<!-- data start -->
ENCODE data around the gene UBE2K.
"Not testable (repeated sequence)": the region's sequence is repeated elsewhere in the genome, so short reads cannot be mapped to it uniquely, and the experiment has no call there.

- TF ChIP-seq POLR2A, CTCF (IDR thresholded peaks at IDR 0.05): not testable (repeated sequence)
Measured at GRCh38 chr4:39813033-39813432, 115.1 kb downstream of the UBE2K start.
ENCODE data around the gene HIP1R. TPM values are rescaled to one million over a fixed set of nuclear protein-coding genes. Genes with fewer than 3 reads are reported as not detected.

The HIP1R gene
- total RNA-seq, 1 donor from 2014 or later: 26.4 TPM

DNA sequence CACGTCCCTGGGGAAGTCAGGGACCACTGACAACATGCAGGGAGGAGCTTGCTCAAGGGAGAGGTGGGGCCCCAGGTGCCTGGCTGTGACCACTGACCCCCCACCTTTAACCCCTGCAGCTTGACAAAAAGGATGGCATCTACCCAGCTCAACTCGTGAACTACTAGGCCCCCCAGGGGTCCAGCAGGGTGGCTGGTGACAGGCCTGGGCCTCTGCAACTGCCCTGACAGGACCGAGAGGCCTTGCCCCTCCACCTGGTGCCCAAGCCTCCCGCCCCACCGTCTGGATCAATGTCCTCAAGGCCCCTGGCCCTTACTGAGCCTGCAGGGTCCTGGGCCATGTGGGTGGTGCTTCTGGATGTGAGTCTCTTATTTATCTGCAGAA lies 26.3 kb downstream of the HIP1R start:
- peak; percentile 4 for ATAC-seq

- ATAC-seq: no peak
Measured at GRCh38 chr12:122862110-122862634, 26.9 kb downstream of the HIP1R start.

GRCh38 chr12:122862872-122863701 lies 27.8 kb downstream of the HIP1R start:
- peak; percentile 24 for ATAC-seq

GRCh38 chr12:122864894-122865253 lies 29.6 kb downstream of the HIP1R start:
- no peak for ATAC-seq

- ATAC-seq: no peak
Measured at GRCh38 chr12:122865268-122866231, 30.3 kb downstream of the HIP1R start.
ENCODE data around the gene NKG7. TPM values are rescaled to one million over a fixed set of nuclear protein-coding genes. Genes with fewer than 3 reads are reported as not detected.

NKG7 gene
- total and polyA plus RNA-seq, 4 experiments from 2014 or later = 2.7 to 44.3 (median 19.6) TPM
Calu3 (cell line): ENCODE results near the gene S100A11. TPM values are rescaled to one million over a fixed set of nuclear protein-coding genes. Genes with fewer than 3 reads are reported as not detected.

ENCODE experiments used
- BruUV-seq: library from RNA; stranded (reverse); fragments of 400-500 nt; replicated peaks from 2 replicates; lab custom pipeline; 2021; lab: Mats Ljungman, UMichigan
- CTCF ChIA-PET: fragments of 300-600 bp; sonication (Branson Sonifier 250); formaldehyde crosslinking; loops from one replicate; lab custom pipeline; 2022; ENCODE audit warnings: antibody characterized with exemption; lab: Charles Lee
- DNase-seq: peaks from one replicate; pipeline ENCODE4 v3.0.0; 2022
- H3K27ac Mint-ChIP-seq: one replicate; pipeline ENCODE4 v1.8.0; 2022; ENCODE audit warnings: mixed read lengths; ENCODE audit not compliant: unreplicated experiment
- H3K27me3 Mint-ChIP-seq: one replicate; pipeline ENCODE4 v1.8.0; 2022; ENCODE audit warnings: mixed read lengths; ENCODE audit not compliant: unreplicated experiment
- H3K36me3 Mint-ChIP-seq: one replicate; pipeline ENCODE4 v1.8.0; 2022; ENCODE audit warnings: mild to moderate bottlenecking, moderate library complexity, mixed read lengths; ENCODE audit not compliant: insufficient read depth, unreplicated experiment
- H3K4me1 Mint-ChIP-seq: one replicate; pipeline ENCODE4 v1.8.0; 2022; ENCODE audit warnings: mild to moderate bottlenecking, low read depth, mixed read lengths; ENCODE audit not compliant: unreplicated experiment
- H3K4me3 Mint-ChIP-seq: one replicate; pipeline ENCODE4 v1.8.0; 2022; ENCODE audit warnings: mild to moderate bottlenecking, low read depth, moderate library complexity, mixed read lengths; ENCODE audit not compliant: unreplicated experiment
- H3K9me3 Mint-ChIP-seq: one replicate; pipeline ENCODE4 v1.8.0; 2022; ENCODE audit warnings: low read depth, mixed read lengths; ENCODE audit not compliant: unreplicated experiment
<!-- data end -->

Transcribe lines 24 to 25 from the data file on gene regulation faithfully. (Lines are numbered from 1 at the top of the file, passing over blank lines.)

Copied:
- CTCF ChIA-PET: fragments of 300-600 bp; sonication (Branson Sonifier 250); formaldehyde crosslinking; loops from one replicate; lab custom pipeline; 2022; ENCODE audit warnings: antibody characterized with exemption; lab: Charles Lee
- DNase-seq: peaks from one replicate; pipeline ENCODE4 v3.0.0; 2022